1. JW32 on March 22, 2010 at 9:35 pm

    You clearly didn’t see a show on this tour, and your bitterness over this loss is profound. The tour was a triumph, and you are a nobody.

  2. theczub on March 23, 2010 at 12:19 pm

    Your lack of appreciation for the Raconteurs and the Dead Weather reinforces the notion that you are not a Jack White fan, rather a sad person who finds joy stripping happiness from others.

  3. Nic on March 23, 2010 at 12:34 pm

    The White Stripes are not what they used to be, and in that regard I think it’s fair comment to say they have lost some of their magic. Jack’s creative departures with his other projects are because he is searching to achieve something that he can’t seem to make happen with the White Stripes. If he reaches his epiphany then we’re all going to be treated to something special, just don’t write him off yet.

  4. Jay on March 23, 2010 at 7:17 pm

    James you clearly just don’t get it. It’s pure, raw, and a sharp edge cutting into an over produced music scene. you obviously have too much time on your hands seeing as how you wrote five paragraphs saying the exact same thing reiterated and just tried to spice it up with a few fancy words to stroke off your impeccable vocabulary skills. well get this, its a great album, I bet the shows were great, Jacks a very talented man and you… obviously are not. I hope you grow into a little style


  5. James on March 24, 2010 at 6:32 pm

    Hey guys,

    The White Stripes were my favourite band and a huge part of my life for about four years when I was a teenager, so it’s not like I hate them or anything. It’s actually how much I love their earlier stuff that meant I found the album so disappointing, and I agree with Nic (and presumably all of you) that Jack White still has great potential, like I thought ‘Effect and Cause’ off the latest album was one of the best things he’s written. It’s just moments like that are much too rare recently, very sadly.

    I’m sorry you guys didn’t agree but I didn’t really know what to write except what I think. I think we’re all aware that this doesn’t say anything about what kind of person I am.

    Thanks for taking the time to read though,


  6. Brian Banks on March 24, 2010 at 7:11 pm

    JW32, James mentioned in his review that he is from Scotland, so that information should be used to fathom it unlikely that he would have caught any of the White Stripes trek across Canada. Let’s remember that this review is focused on this live CD and it might have been a very different review had James been reviewing the DVD and not the CD. I’d encourage any fan to check out the film.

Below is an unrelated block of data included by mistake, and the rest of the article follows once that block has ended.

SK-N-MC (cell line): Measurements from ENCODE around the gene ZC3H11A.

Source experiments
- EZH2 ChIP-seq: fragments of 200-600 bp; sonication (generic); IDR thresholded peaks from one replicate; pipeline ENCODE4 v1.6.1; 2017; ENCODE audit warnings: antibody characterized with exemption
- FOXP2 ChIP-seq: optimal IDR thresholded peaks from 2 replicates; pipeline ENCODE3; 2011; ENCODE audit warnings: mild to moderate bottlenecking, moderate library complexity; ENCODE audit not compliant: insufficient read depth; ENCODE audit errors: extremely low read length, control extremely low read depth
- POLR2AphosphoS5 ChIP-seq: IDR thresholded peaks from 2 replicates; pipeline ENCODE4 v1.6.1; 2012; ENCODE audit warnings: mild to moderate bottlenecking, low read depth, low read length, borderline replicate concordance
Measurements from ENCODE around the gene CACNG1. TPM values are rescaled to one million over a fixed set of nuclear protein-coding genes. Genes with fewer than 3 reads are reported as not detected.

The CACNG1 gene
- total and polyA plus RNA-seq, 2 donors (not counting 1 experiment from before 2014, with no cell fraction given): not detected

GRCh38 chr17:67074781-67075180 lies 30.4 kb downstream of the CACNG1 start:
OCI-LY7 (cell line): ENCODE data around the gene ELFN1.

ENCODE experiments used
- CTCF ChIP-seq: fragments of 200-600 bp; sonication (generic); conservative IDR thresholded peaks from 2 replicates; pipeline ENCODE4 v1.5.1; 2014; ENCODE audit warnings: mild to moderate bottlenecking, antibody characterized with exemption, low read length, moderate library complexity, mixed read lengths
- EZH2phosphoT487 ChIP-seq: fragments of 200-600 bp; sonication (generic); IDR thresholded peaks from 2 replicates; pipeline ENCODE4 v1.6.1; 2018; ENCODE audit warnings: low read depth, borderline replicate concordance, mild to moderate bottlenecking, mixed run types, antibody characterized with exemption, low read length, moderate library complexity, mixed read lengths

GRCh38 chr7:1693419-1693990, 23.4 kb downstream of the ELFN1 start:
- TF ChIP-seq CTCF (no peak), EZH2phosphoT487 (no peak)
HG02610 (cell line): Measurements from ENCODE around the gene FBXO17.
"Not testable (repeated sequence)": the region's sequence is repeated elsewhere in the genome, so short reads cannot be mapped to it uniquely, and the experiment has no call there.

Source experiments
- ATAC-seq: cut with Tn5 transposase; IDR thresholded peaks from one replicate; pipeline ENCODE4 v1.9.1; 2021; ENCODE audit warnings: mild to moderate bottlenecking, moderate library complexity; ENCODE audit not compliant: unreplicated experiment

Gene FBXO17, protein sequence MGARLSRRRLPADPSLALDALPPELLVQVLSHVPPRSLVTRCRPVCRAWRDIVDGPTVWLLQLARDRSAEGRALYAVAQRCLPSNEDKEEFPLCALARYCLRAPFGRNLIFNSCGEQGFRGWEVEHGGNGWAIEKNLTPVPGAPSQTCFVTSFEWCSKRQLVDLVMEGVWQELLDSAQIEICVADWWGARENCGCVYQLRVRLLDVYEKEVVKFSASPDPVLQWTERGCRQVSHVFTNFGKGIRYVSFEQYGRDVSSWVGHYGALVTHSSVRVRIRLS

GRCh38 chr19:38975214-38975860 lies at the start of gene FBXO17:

I agree with the statement that the White Stripes were at their greatest in their earlier years, but much of that is personal preference and to me they were always better when they were blissfully raw and lo-fi with just ‘that’ guitar and ‘those’ drums. I’m less of a fan of the later albums, and as a born Scot like James I also crinch a bit at the bagpipe moments, though overall Icky Thump did restore a lot of my affection for the band. It’ll be interesting to see what happens with the next White Stripes studio album, whenever Jack and Meg get around to that.

    Brian, Editor

  7. Florah on April 7, 2010 at 3:19 pm

    I was not a 100% die hard white stripes fan to start with. I have been lucky to have people in my life that have had different, unique taste when it comes to music and artist. One being my boyfriend. I have learned over the 30 years of my life what the difference is between an artist and an entertainer. I watched the DVD, “Under Great White Northern Lights” and i have to say i have a new respect for them. Two people!! That is all. Some bands need 15 members. That speaks volumes. The chemistry between the two makes them sync up with their music, and the fact they go out and perform with no set list shows the dedication and love they have to their art, and themselves. They may not be the greatest band ever.. but they have a unique style and has stayed true to that. I applaud them for that. They are not some punk band reformed to pop.
    James you are entitled to your opinion, but you do not come across as a fan that you claim to be. Writing does speak volumes about the type of person you are, becomes it comes from your mind, and put on paper with your words. Stand by your beliefs, but don’t call yourself a fan if you can’t stand by the band. Everyone has a rough patch, day, year, month etc.. If they were great before they will be great again.!! And when they do, you cannot lay the claim that you have always been a fan ….

    Rock on Jack and Meg White.. your passion, love and words are beautiful..

  8. Stella on October 23, 2010 at 12:27 am

    The Strokes??? Are you f***ing out of your mind??? The White Stripes are exponentially better than The Strokes! You are a joke to your profession, sir. You claim to know music, yet you know NOTHING!

    Support Detroit Music!!

    The D still loves you, Jack and Meg. Always. <3